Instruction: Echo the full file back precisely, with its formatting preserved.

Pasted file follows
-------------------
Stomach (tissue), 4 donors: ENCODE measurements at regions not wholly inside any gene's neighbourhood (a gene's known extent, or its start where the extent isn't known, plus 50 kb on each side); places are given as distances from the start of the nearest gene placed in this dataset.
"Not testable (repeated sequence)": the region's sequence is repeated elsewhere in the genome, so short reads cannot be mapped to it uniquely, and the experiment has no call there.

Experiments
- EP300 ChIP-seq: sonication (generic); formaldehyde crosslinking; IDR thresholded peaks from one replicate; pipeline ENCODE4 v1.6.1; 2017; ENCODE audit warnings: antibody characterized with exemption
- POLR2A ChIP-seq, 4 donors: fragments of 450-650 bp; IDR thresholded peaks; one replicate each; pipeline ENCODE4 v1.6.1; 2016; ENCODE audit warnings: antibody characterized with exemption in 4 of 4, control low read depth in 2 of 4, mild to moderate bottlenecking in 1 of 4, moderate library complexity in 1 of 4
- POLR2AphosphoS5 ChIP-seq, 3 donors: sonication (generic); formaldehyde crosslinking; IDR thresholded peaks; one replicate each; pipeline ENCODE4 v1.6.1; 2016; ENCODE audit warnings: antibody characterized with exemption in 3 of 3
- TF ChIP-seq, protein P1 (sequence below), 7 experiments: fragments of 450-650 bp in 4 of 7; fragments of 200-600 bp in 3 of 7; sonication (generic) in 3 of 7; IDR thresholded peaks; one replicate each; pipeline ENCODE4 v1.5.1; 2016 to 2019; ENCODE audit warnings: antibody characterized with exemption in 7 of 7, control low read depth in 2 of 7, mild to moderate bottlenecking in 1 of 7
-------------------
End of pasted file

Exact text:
Stomach (tissue), 4 donors: ENCODE measurements at regions not wholly inside any gene's neighbourhood (a gene's known extent, or its start where the extent isn't known, plus 50 kb on each side); places are given as distances from the start of the nearest gene placed in this dataset.
"Not testable (repeated sequence)": the region's sequence is repeated elsewhere in the genome, so short reads cannot be mapped to it uniquely, and the experiment has no call there.

Experiments
- EP300 ChIP-seq: sonication (generic); formaldehyde crosslinking; IDR thresholded peaks from one replicate; pipeline ENCODE4 v1.6.1; 2017; ENCODE audit warnings: antibody characterized with exemption
- POLR2A ChIP-seq, 4 donors: fragments of 450-650 bp; IDR thresholded peaks; one replicate each; pipeline ENCODE4 v1.6.1; 2016; ENCODE audit warnings: antibody characterized with exemption in 4 of 4, control low read depth in 2 of 4, mild to moderate bottlenecking in 1 of 4, moderate library complexity in 1 of 4
- POLR2AphosphoS5 ChIP-seq, 3 donors: sonication (generic); formaldehyde crosslinking; IDR thresholded peaks; one replicate each; pipeline ENCODE4 v1.6.1; 2016; ENCODE audit warnings: antibody characterized with exemption in 3 of 3
- TF ChIP-seq, protein P1 (sequence below), 7 experiments: fragments of 450-650 bp in 4 of 7; fragments of 200-600 bp in 3 of 7; sonication (generic) in 3 of 7; IDR thresholded peaks; one replicate each; pipeline ENCODE4 v1.5.1; 2016 to 2019; ENCODE audit warnings: antibody characterized with exemption in 7 of 7, control low read depth in 2 of 7, mild to moderate bottlenecking in 1 of 7